Even as I write this piece I can hear a male woodpigeon ardently cooing in the wood behind my house, keen to attract a mate. If he succeeds, then it could be early November before the young have fledged and are on the wing.

The pigeon family certainly does seem to have an inherent ability to adapt. Feral pigeons are, of course, common in our cities, but perhaps the most astonishing story lies in the expansion of the collared dove.

In what has been described as one of the most remarkable ornithological events of the 20th century, the collared dove didn’t even occur here until the mid-1950s when it then rapidly colonised the British Isles after spreading north-west from Turkey.

But it is not all plain sailing in the pigeon world, as highlighted by the passenger pigeon. A native of North America it made the tragic journey from being one of the most abundant birds in the world during the 19th century to extinction early in the 20th century. A lesson for us all.

River Devon

Autumn life on the River Devon

Down by the River Devon the first of the autumn leaves have started to swirl in the air whenever the wind blows, alighting gently onto the water’s surface before being carried downstream.

I like the autumn; the chilling of the air and the turning of the leaves. The Ochils too will soon change hue from tired shades of green to a blaze of ochre that has been fired up by the wilting grass and bracken.

It is a season that brings so much and out on the river dippers are uttering short bursts of soft song as they mark out their territories. Dippers thrive on the Devon and one only has to turn over a small stone plucked from the shallows to find the reason why. The underside of such pebbles will invariably be crawling with small insect larvae – an abundant source of protein for the dippers to feast upon.

I disturb a heron as I make my way along the bank. Herons often have favourite fishing stations and those on the Devon particularly like to position themselves at the top of shallow rapids. Trout are on the move to spawning areas at this time of year and present an easy target for the herons as they ascend these shallow, bubbling stretches of water.

Trout have other enemies here too. Only recently I came upon an inquisitive mink that eyeballed me from in among tangled tree roots on the bankside. It soon tired of this staring game and plopped into the water and disappeared from view. Mink are the most accomplished swimmers and trout are one of their principal prey items.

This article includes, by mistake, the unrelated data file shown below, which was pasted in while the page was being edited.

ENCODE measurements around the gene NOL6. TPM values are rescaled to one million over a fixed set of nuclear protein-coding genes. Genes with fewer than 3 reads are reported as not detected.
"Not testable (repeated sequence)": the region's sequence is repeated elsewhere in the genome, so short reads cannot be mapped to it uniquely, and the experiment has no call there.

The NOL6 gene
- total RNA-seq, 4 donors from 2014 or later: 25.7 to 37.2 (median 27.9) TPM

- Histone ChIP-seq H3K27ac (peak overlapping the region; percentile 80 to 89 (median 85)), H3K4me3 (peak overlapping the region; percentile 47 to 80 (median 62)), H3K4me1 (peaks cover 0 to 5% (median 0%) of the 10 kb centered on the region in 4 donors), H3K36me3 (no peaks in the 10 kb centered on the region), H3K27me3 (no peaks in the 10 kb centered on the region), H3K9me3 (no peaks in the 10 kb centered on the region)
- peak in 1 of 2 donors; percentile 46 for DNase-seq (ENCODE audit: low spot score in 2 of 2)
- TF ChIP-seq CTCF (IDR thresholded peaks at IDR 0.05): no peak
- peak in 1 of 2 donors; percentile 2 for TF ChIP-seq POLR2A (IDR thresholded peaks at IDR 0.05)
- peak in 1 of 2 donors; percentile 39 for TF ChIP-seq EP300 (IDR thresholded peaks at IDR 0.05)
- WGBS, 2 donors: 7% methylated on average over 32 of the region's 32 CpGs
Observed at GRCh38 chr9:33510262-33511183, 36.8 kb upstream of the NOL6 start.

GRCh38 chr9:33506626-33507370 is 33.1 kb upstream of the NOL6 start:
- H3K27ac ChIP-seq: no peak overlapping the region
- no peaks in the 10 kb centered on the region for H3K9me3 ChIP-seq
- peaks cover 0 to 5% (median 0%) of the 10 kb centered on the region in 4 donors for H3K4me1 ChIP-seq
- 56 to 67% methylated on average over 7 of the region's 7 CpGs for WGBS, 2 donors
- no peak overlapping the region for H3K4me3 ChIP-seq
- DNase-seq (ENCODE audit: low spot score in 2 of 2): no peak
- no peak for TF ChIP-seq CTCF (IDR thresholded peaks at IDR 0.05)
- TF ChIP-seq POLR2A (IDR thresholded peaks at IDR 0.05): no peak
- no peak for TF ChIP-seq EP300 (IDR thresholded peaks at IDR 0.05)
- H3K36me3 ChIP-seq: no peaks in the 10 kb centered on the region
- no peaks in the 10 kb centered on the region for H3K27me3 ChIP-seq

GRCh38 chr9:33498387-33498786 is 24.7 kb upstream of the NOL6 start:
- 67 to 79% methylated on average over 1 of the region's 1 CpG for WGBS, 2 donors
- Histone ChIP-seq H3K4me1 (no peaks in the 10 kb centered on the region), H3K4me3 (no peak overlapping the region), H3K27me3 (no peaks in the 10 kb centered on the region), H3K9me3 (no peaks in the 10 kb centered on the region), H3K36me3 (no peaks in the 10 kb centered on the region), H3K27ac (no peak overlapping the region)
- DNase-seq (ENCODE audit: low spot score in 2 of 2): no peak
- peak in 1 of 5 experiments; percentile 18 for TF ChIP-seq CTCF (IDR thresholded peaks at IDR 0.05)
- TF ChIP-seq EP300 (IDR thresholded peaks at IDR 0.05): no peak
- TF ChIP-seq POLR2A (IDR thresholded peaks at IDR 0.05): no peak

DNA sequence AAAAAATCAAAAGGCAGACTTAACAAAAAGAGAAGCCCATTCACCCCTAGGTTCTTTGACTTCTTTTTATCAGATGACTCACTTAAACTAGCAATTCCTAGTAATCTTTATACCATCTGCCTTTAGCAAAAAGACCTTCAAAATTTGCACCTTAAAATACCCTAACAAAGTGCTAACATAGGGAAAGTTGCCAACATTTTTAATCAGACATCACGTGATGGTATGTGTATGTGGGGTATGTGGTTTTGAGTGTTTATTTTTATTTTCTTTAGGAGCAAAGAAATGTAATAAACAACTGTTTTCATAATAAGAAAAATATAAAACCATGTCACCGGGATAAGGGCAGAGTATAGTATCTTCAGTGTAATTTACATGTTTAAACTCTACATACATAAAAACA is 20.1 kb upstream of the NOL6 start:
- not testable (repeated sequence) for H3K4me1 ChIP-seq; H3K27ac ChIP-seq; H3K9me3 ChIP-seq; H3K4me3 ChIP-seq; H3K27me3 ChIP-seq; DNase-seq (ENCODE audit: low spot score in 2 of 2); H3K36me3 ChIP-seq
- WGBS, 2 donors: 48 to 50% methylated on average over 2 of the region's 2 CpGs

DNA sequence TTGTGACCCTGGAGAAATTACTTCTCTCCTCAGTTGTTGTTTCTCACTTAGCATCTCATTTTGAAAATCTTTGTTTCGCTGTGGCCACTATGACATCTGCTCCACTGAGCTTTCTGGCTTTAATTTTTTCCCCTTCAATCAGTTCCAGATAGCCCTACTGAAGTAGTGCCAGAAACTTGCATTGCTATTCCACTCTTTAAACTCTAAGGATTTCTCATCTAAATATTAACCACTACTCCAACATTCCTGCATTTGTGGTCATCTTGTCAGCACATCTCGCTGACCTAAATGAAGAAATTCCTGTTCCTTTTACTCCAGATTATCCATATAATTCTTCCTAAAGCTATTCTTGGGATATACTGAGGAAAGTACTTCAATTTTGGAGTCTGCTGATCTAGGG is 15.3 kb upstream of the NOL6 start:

Although the mink is an undesirable alien species to these parts, there is no denying that they are rather attractive creatures in their own right, thick furred and lithesome. One must never forget that it is not their fault that they are here, and as such, deserve at least a modicum of our respect.

Haunting calls of tawny owls fill our night air

Over the next few months as the nights get perceptibly longer, our tawny owls will in turn become increasingly vocal as young birds try to make their mark and form territories. The owls hoot and screech from just after sunset right through to dawn, making it one of the busiest times of year in the owl calendar.

Setting up territory is an energy sapping business, but it is also one of the most important things a young owl has to do, if it is to thrive and successfully breed. Tawny owls generally mate for life, and once a pair has established a territory they will defend it doggedly throughout the year from other owls.

A good territory that offers safe nest sites and fruitful hunting areas for voles and mice is like gold-dust, and incumbent owls do not take too kindly to young pretenders trying to move in. The young owls, therefore, have to tread carefully as they continually call so as to determine areas that are vacant.

It is a haunting experience to be out in the woods just after dusk and listen to these tawny owls engage in their vocal duels. The quavering “hu…hu-hoooo” is the main call of the male, while the female’s principal vocalisation is the more strident “kee-wick” call, which the Scottish naturalist David Stephen likened to an Indian war whoop.